Once identified there are two primary options; greater protection through clear and enforced parking restrictions, or paving over the area so that additional parking is available without messy mud pits.
As well as a cyclist, I am a naturalist (my undergraduate degree was Plant Biology), so my instinctive preference is towards preserving the greenspaces in the area, a huge asset of King’s Hedges which can be under-recognised. However I think there may some instances where the space under discussion has minimal environmental value and, with local resident consensus, we may consider extending car parking. For example, I am open to discussions with residents on Haviland Way who have suggested extending some parking bays on their road to remove the existing mud-pits.
Re[garding] trees/hedges in the ward; what are your priorities? Aesthetics, habitat or ease of management?
As noted, I do really value the greenbelts that run across King’s Hedges which significantly enrich living (and canvassing) in the area. There is also clear evidence of vibrant suburban ecosystem; there are not many city divisions where you get to see a Green Woodpecker on your travels.
I think aesthetics and habitat will normally be served together; a diverse and healthy environment is also more interesting and beautiful. However, there can obviously be need for compromise when considering ease of management and the other needs of local (human) residents, which I think is best addressed at initial planning stages.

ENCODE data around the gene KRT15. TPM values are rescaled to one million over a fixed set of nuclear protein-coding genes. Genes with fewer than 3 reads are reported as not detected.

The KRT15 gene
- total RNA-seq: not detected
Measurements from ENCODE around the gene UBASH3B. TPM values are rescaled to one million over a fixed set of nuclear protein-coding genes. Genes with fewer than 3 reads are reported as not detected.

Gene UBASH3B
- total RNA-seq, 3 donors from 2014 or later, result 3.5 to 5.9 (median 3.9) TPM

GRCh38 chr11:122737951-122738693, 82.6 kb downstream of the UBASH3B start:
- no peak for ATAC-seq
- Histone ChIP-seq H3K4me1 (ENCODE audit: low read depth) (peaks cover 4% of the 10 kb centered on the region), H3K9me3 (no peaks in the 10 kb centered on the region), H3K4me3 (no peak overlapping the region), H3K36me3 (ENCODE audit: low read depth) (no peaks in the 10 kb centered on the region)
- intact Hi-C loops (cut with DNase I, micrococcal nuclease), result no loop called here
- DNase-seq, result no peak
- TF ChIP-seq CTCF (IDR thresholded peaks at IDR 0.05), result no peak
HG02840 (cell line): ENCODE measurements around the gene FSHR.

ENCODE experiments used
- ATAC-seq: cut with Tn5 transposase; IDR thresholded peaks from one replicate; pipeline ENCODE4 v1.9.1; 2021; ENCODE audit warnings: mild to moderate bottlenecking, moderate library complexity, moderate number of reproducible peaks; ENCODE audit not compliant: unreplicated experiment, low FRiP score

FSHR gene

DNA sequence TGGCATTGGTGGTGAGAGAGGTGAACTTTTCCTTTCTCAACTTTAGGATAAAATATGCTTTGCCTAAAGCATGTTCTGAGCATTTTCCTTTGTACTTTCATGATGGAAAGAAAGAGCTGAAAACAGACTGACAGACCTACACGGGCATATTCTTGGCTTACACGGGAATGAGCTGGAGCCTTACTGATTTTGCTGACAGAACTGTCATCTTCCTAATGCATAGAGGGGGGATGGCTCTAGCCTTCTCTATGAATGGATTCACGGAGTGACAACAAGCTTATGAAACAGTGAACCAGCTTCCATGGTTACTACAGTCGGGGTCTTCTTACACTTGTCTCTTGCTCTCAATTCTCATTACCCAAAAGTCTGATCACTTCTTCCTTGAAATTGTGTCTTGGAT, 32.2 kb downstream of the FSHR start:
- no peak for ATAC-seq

For example, speaking to people on Apthorpe Way and Beales Way, some trees in that area have now grown so large that roots and branches have caused damage to local housing and some being inevitably removed. Such expensive and damaging interventions could have been avoided with better initial planning for the long-term, with consideration given to the species of trees planted and their distance from homes.
My priority will therefore be to work with officers, residents and local groups to develop the long-term plans for our area. I was recently admiring the Exeter St James Neighbourhood Plan and I am keen to discuss ideas for a similar project with local community groups. I understand that one such scheme is just beginning in South Newnham and I would be keen to work with the local community on a similar project.
I've got a BIG problem with Rosenstiel - he's still active among local LibDems. Are you ok with that?